What is a breast?
A breast contains (1) glands (glandular tissue of the tubulo-alveolar type), (2) fibrous tissue connecting its lobes and (3) interlobar adipose/fatty tissue. The mammary gland is enclosed by subcutaneous tissue, not as a distinct capsule, but sending in many septa to support its lobules. The breast is a rounded eminence that lies between the skin and the chest wall. Its shape varies greatly in individuals and races and at different ages, being hemispherical, conical, variably pendulous, piriform or thin and flattened. It is largely composed of adipose tissue, except during lactation; its consistency, shape and size primarily depend on this. The glands inside the breast produce milk after a woman delivers a baby. Each gland is also called a lobule, and many lobules make up a lobe. There are 15 to 20 lobes in each breast. The milk gets to the nipple from the glands by way of tubes called lactiferous ducts. Milk distends the alveoli in the glands as well as the lactiferous ducts (one from each lobe) which converge to the areola and form beneath it variable lactiferous sinuses which may serve as reservoirs.
Vascular system of the breast
The arteries supplying the mammary glands are from the thoracic branches of the axillary and from the internal thoracic and intercostal arteries.
The veins form an anastomotic venous circle "circulus venosus" at the papillary base. From this and from the glandular tissue, veins carry blood to the periphery to end in the axillary and internal thoracic veins.
Nervous system of the breast
The nerves are from the anterior and lateral cutaneous branches of the fourth to sixth thoracic spinal nerves which also convey sympathetic fibres to the mamma; however secretory activities of the gland largely controlled by ovarian and hypophyseal hormones. The papilla has a dense nervous plexus supplying many receptors, such as Messner's corpuscles and Merkel's discs and also free terminals; these are essential in signaling sucking to the central nervous system (vide supra).
Lymphatic system of the breast:
Mammary lymphatic drainage:
The lymphatic system has a very well-developed and rich network of lymphatic vessels all over and around the breasts that drains into the lymph nodes of the sub-axillary zones. Lymph nodes are small, pea-sized tissular structures that act as filters and help clean the lymph, and therefore get enlarged when they happen to filter viruses and toxic substances.
Lymph vessels of the mammary gland start in a plexus in the interlobular connective tissue and walls of the lactiferous ducts, communicating with a cutaneous sub-areolar plexus around the nipple. The gland is also said to connect with a plexus of minute vessels on the subjacent deep fascia; this connection plays little part in normal lymphatic drainage nor in early spread of carcinoma (Turner-Warwick, 1959).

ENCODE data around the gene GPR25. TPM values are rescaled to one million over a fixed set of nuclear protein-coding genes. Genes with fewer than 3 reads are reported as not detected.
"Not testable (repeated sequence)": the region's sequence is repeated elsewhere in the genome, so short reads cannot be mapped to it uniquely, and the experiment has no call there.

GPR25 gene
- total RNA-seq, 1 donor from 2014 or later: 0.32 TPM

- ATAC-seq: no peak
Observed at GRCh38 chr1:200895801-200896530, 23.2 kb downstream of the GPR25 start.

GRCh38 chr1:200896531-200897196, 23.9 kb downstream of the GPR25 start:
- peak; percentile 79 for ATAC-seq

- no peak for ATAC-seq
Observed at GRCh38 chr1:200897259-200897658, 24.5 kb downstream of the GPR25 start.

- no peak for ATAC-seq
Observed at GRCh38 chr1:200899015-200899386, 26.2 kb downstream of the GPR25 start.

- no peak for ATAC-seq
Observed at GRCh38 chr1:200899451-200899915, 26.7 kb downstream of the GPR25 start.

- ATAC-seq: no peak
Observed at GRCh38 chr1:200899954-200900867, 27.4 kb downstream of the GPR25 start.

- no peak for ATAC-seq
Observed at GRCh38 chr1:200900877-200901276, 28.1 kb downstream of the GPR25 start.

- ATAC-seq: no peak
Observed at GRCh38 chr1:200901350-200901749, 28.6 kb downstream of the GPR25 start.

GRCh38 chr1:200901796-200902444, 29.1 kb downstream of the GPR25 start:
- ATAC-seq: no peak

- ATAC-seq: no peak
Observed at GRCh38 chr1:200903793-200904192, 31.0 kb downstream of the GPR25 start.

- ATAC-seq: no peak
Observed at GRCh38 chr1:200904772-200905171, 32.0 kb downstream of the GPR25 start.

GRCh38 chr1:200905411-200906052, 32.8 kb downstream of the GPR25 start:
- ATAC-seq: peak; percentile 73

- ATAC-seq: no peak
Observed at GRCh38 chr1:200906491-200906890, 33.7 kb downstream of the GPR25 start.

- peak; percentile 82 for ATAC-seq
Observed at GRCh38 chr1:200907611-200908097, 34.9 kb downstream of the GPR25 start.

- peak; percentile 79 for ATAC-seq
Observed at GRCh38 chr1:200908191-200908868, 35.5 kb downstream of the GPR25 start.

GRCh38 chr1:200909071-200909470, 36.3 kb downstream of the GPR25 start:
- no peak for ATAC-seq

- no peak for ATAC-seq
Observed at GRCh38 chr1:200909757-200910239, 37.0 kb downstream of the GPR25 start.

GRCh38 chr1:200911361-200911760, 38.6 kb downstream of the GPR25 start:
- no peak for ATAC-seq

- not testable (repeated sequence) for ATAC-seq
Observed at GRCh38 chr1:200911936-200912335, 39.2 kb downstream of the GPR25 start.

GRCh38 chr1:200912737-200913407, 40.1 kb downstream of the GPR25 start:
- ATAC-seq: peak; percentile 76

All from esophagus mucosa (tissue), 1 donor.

It offers an alternative route when the usual pathways are obstructed. Efferent vessels directly from the gland pass round the anterior axillary border through the axillary fascia to the pectoral lymph nodes; some may pass directly to the subscapular nodes.
From the gland's superior region a few vessels pass to the apical axillary nodes, sometimes interrupted in the infraclavicular nodes or in small, inconstant interpectoral nodes.
Axillary nodes receive more than 75 % of lymph from the gland, the remainder largely draining to the parasternal nodes from the medial and lateral parts of the organ; these vessels accompany perforating branches of the internal thoracic artery. Lymphatic vessels occasionally follow lateral cutaneous branches of the posterior intercostal arteries to the intercostal nodes.
Enlargement of the axillary nodes is frequent in malignant disease and infective processes affecting the upper back and shoulder, the front of the chest and mammary gland, upper antero-lateral abdominal wall or upper limb.
In operations for mammary carcinoma, musculus pectoralis major, its deep fascia and surrounding muscles were usually removed "en bloc" because of the wide ramifications of its lymphatics.
Axillary nodes, the sternocostal head of musculus pectoralis major and frequently musculus pectoralis minor were also removed to ensure complete removal of the affected lymphatics and nodes. some, particularly with more effective diagnostic techniques, now advocate less radical extirpation.
What is breast cancer?
Collections of cells that are growing abnormally or without control are called tumors. Tumors that do not have the ability to spread throughout the body may be referred to as "benign" and are not thought of as cancerous. Tumors that have the ability to grow into other tissues or spread to distant parts of the body are referred to as "malignant." Malignant tumors within the breast are called "breast cancer". Theoretically, any of the types of tissue in the breast can form a cancer, cancer cells are most likely to develop from either the ducts or the glands. These tumors may be referred to as "invasive ductal carcinoma" (cancer cells developing from ducts), or "invasive lobular carcinoma" (cancer cells developing from lobes).
Sometimes, precancerous cells may be found within breast tissue, and are referred to as ductal carcinoma in-situ (DCIS) or lobular carcinoma in-situ (LCIS). DCIS and LCIS are diseases in which cancerous cells are present within breast tissue, but are not able to spread or invade other tissues. DCIS represents about 20% of all breast cancers. Because DCIS cells may become capable of invading breast tissue, treatment for DCIS is usually recommended.
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